Wind Technology Captures Attention as Part of Energy Initiative

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Lucy Pao

Electrical and Computer Engineering

Wind energy is the fastest growing source of renewable energy in the world with a projected annual growth rate of more than 20 percent, generating more than 15,000 additional megawatts per year. The United States alone increased its facilities by 4,000 megawatts in 2007, and Colorado is among the leading states with the sixth-largest wind power capacity in the country, according to the American Wind Energy Association.

So it should be no surprise that CU-Boulder is among the leaders in wind energy research and education. CU faculty are advancing wind power technologies for greater cost-efficiency, power capture, and safer operation, while launching a number of educational initiatives to respond to student interest in the field.

A course focused solely on wind energy was introduced by the mechanical engineering department in spring 2007, and electrical and computer engineering faculty are following up this spring with an energy course on renewable sources and efficient electrical energy systems.

ECE faculty also have proposed a new undergraduate degree in electrical and energy engineering that would include energy-related courses on such topics as energy conversion and power systems, renewable energy, and power electronics; and electives in wind power, photovoltaic materials, and photovoltaic systems. If approved, the degree would be the third undergraduate degree program offered by the ECE department.

In research and development, ECE Professor Lucy Pao is working with the Colorado Renewable Energy Collaboratory to establish a Front Range wind energy center. The collaboratory is a partnership among the state’s premier research universities—CU-Boulder, Colorado State University, and the Colorado School of Mines—and the National Renewable Energy Laboratory (NREL) located in Golden, developed to increase the production and use of energy from renewable resources. Formed in early 2007, the partnership already has spun off a research and education center focused on biorefining and biofuels, and a number of other focused centers also are in the works.

Pao says that even though wind energy is priced competitively with coal and natural gas, the technology still has pressing problems that need to be remedied. Among these are the need to control wind loading to mitigate turbine damage and avoid shut-downs during high wind conditions, to optimize turbine control for greater efficiency of operation, and to determine turbine placement within wind farms and coordinate control for the best overall capture and generation of power.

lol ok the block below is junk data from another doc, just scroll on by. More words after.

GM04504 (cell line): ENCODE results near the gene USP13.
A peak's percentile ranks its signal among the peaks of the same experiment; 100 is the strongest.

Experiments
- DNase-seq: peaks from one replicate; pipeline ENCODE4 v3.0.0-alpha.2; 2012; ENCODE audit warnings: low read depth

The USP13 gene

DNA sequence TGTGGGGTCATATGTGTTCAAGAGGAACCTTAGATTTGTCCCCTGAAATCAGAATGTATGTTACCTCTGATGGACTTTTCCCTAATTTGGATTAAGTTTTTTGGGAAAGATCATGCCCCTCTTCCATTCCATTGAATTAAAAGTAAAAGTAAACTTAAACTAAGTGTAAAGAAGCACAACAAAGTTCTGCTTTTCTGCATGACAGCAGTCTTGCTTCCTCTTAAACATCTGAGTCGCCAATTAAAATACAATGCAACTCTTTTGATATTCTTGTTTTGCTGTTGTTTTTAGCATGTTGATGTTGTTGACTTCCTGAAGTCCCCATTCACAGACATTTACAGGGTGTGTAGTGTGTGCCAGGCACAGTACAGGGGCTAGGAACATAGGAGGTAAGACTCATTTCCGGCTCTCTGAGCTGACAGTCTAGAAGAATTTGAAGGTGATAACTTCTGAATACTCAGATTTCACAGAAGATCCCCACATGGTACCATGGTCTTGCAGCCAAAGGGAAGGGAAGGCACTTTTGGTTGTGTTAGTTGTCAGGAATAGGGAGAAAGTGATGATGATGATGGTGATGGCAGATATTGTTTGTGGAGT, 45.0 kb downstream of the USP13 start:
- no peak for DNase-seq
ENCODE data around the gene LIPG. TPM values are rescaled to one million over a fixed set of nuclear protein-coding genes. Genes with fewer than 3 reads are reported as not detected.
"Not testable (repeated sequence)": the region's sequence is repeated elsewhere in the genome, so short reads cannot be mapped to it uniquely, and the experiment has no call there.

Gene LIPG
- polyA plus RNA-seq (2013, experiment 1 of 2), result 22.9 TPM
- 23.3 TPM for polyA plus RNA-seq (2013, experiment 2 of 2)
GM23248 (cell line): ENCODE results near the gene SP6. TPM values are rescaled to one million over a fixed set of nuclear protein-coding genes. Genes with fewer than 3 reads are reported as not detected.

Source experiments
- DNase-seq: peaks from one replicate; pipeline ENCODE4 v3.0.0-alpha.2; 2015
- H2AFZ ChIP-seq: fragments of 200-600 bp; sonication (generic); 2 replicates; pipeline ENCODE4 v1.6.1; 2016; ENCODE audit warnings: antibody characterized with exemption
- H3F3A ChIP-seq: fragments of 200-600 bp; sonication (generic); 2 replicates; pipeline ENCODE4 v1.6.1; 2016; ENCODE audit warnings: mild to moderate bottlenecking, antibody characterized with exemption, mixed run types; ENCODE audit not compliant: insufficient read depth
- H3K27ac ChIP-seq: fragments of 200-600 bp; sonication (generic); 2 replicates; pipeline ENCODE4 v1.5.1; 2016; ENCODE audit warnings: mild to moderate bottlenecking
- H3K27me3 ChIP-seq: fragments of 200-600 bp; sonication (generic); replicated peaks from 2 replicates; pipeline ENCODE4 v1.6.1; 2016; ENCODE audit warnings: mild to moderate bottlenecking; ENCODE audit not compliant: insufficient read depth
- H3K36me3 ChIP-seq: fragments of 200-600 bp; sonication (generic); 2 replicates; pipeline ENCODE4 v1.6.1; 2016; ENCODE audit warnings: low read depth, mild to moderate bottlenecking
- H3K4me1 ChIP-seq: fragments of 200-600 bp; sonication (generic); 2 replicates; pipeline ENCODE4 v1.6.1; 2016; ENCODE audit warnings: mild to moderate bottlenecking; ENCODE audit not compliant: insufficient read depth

A specialist in control systems, Pao and her research group have been investigating novel controls for variable-speed wind turbines, which are designed to follow wind-speed variations to maximize aerodynamic efficiency.

"Advanced control methods can make a significant impact on the generator torque control and blade pitch control," she says. Generator torque control determines how much torque is extracted from the turbine, while blade pitch control is used to mitigate structural loads in high wind conditions. The control of floating wind turbines for deep water applications is another area under development.

The Colorado Power Electronics Center in the ECE department also is active in renewable energy systems. CoPEC faculty conduct research in high-frequency, high-efficiency power converter technology, advanced analog and digital control techniques, and mixed-signal integrated circuit design for power management. They also do research in power electronics for photovoltaic power sources, and in high efficiency lighting systems.

Graduate students working with Professor Frank Barnes, meanwhile, have been investigating storage systems, which will become increasingly important as wind generation grows to be a larger part of the energy grid. One technology they are looking at is utility-scale pumped hydroelectric storage, which could handle the intermittences inherent in wind generation without the need for spinning reserves of fossil fuel, Barnes says. Such a system, which would use wind energy to pump water upslope during off-peak times and then release the water to address peak power needs,could be ideal for western Colorado.

Another storage technology being studied would use an underground aquifer as the pumped hydroelectric system’s lower-level reservoir for agricultural applications, while a third involves storing wind power as compressed air in underground wells or abandoned coal mines in the eastern part of the state.

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